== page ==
How to prepare your toddler for a trip to the dentist

baby teeth check

by Joanna Dunbar |

While we’re all guilty of prioritising absolutely anything at all over a dreaded dentist check-up (gulp), appointments at your toddler’s age are really just about making sure everything’s progressing OK – and they give you a chance to ask any questions about looking after their teeth.

We find out why taking your baby to the dentist before the age of 1 is so important, plus expert tips on how to reassure and familiarise your toddler with the dentist’s chair so they know what to expect on D-day.

Baby teeth

You might not even be considering a trip to the dentist; perhaps your baby isn’t even teething yet. But with shocking NHS figures revealing that only 9.3% of children under 2 visited the dentist last year, there’s a renewed urgency to take our little ones on a trip to the dentist.

Dental appointments dried up in March 2020 which has obviously had a knock-on effect on the numbers of children accessing dental services. But now The British Society of Paediatric Dentistry want to make infant dental care a priority. So much so that the BSPD have implemented a campaign “DC by 1”, which stands for Dental Check by 1.

Medical professionals are warning parents that making infants’ oral health a priority is vital. Professor Claire Stevens CBE is spokesperson for The British Society of Paediatric Dentistry. She explains, “It’s important to take your baby to the dentist before their first birthday, for a number of reasons.”

You might be thinking a pre-12 month dental check is premature. But the experts insist this is how to safeguard children’s’ oral health and start them in good habits. Progessor Stevens adds, “This will be the first time that a dental professional has the chance to examine your baby’s mouth, gums and any teeth – so signs of any early issues may be picked up. It also helps your baby get used to the dentist surgery environment and having someone looking around in their mouth! This will help build their confidence with dental visits. It’s the best way to ensure your baby’s oral health gets off to a good start and they become accustomed to regular visits from an early age.”

While getting a dental appointment proved tricky during the 2020 and 2021 lockdowns, Professor Stevens reassures parents that isn’t the case now and they should be able to book their little ones in: “It has been disappointing to witness the detrimental effect of the COVID-19 pandemic on children accessing a dentist. However, there is a renewed focus and urgency for us now to get the message out there about the importance of infants seeing a dentist and now appointments for babies and children should be available as they were before the pandemic.”

As well as introducing children to the concept of visiting the surgery, dentists will be on the lookout to check teeth are growing properly and can also spot signs of tooth decay which we as parents aren’t as used to monitoring. And your child doesn’t need to have a mouthful of teeth in order to see a dentist. Professor Stevens tells us, “Even if your baby hasn’t got a tooth by their first birthday, it is still important to take them to the dentist, so they become familiar with the experience.”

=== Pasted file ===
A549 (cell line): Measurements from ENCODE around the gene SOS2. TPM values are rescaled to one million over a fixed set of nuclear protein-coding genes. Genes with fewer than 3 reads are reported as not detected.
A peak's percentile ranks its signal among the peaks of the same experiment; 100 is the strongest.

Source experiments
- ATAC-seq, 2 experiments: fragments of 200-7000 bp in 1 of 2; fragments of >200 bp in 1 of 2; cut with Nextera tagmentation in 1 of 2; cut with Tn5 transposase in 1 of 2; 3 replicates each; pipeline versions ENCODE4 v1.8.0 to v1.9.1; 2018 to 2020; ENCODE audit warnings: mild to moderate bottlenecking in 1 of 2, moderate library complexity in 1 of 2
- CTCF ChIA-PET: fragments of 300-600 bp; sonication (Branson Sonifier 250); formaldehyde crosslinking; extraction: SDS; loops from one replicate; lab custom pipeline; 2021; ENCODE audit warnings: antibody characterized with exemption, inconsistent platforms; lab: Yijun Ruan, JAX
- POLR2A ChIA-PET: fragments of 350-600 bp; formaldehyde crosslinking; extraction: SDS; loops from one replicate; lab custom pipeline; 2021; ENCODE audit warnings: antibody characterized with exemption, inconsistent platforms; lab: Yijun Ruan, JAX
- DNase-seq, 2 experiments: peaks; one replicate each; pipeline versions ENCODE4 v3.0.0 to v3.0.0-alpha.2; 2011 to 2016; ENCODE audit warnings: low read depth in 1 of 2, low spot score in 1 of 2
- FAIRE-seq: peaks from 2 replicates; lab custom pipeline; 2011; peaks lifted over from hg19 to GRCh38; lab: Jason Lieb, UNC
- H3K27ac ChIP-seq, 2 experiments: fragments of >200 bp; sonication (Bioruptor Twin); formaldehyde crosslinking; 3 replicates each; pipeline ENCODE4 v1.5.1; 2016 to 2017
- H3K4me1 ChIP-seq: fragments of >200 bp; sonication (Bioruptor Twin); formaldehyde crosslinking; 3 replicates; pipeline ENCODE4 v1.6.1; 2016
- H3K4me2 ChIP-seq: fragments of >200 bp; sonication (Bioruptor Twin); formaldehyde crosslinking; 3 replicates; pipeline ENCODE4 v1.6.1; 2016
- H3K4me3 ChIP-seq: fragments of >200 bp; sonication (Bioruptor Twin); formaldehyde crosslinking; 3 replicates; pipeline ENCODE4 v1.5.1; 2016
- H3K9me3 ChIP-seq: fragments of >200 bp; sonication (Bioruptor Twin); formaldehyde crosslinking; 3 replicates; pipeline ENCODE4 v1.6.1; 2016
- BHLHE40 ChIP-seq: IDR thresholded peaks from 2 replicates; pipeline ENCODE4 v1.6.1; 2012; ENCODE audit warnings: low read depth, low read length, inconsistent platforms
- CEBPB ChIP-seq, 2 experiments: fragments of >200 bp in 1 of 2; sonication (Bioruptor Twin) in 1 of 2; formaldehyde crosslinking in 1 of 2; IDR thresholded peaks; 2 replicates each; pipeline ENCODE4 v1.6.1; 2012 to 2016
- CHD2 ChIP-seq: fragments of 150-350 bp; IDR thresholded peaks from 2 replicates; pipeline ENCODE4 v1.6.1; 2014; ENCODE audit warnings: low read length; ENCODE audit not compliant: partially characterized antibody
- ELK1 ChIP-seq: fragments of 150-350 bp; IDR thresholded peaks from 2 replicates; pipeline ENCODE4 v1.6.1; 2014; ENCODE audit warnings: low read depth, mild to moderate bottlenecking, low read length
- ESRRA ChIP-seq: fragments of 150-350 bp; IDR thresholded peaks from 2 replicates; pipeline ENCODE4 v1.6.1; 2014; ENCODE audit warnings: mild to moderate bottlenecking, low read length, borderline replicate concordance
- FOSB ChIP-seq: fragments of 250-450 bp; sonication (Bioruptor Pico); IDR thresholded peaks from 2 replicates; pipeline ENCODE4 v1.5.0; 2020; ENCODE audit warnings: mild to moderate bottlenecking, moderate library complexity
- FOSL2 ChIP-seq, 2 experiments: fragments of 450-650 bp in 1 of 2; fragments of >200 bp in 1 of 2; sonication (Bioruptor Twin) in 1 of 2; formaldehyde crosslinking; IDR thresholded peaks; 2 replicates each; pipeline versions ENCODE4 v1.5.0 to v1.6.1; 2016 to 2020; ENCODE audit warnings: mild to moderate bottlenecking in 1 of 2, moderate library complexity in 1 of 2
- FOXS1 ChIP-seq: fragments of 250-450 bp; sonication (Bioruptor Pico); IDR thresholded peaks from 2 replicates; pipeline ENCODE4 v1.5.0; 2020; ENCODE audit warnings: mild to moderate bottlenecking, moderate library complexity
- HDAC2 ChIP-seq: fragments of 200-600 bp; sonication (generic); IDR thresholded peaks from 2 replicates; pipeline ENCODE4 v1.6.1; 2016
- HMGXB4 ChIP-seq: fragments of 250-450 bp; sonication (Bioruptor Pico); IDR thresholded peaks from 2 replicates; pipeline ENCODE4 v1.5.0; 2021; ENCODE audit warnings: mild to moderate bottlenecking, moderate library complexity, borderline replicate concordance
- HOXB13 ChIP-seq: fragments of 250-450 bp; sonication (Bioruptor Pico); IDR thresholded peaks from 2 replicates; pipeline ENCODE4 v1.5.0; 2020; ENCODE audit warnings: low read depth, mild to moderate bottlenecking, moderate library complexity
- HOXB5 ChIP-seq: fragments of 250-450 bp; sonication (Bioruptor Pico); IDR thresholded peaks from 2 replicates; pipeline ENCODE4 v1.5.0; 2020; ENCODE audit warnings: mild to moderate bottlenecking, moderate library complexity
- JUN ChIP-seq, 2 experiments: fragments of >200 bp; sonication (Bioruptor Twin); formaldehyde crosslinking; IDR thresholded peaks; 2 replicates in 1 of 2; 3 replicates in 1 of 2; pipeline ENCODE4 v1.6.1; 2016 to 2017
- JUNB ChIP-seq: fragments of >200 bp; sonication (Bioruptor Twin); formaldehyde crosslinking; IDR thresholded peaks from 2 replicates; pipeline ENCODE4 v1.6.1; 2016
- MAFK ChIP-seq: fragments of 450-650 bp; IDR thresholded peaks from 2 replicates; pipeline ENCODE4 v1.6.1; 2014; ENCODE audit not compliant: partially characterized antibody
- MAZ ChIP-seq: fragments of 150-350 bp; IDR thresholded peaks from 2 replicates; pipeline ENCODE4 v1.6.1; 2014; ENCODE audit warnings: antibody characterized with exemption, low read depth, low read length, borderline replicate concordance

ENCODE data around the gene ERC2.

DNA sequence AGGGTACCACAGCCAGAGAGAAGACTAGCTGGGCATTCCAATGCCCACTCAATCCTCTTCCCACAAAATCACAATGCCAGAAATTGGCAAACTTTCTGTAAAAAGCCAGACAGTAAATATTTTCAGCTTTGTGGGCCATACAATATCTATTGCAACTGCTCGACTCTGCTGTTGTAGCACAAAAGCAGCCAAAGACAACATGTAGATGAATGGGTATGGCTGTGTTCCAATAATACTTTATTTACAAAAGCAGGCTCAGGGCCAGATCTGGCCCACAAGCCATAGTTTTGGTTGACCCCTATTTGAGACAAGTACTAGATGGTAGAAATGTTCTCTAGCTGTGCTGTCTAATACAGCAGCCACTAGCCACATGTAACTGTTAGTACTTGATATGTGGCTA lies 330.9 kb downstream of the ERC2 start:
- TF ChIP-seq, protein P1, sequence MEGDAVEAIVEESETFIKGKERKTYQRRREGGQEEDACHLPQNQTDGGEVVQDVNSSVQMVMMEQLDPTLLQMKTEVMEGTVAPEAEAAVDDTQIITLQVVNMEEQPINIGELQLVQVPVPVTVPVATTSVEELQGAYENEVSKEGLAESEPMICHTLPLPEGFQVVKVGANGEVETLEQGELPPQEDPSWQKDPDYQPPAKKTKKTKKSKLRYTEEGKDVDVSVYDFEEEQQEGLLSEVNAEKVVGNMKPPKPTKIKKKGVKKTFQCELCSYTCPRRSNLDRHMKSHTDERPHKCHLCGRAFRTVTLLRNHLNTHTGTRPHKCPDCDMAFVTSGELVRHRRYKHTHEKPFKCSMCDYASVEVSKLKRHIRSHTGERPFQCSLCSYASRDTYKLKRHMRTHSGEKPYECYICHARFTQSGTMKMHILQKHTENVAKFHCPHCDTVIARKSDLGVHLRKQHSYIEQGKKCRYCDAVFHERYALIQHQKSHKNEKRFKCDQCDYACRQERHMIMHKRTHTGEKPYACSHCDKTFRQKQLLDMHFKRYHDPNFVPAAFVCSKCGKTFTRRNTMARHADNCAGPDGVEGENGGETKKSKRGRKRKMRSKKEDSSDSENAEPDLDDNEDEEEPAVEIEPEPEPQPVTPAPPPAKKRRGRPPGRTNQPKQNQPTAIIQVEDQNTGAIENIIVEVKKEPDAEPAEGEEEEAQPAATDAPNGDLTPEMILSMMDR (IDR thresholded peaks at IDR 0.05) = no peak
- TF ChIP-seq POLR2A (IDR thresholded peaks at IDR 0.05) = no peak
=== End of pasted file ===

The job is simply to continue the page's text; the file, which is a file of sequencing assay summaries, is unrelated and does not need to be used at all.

As with plenty of things, your child takes their cue from you. So, by ensuring you aren’t building up a trip to the dentist as a big, scary moment, you are helping to prepare them. As Professor Stevens says, “I can’t overemphasise how important it is to make the concept of regular visits to the dentist a normal and pleasant experience for a child. This is the best way to ensure that prioritising their oral health becomes a habit for life. The sights and sounds of a dentist’s surgery can seem unfamiliar and clinical – so the earlier a baby is exposed to this in a positive way, the better. Their first visit might be to accompany you at a routine appointment. It is important that you are positive about your forthcoming visit so that your child does not become unduly anxious.”

Your toddler's first dental check

While you might be concerned your little one will be frightened or scream and cry in the dentists’ chair, there are things you can do as a parent to make things easier. First of all, not every child exhibits fear at the dentist’s surgery. Some children inquisitive and others are excited. If you toddler seems worried, they can lie back on Mummy or Daddy whilst their parent reclines in the dentist’s chair.

There are children’s story books focussed on trips to the dentist which explain what sights and sounds they might experience. It could be helpful to read something like this in the days leading up to the appointment. Also, give yourself a helping hand by trying to time the appointment right. As Professor Stevens says, “Be positive yourself and talk about the appointment as not a big deal. Good advice also includes timing the appointment to fit around feeding and naps so that your baby isn’t hungry and is rested before the appointment. It’s also fine to bring a soother or favourite teddy to hold!”

Scroll through the gallery below as Karen Coates, dental advisor for The British Dental Health Foundation recommends some tips and tricks to make the visit the best experience it can be:

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child at dentist
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1) Take her with you

Bring your child to your own check-ups so she gets used to what happens – although maybe not if you’re in for a heavy-duty root canal.

"You don’t want to frighten her, but a general appointment can familiarise her with the sounds and smells," says Karen Coates, dental advisor for The British Dental Health Foundation.

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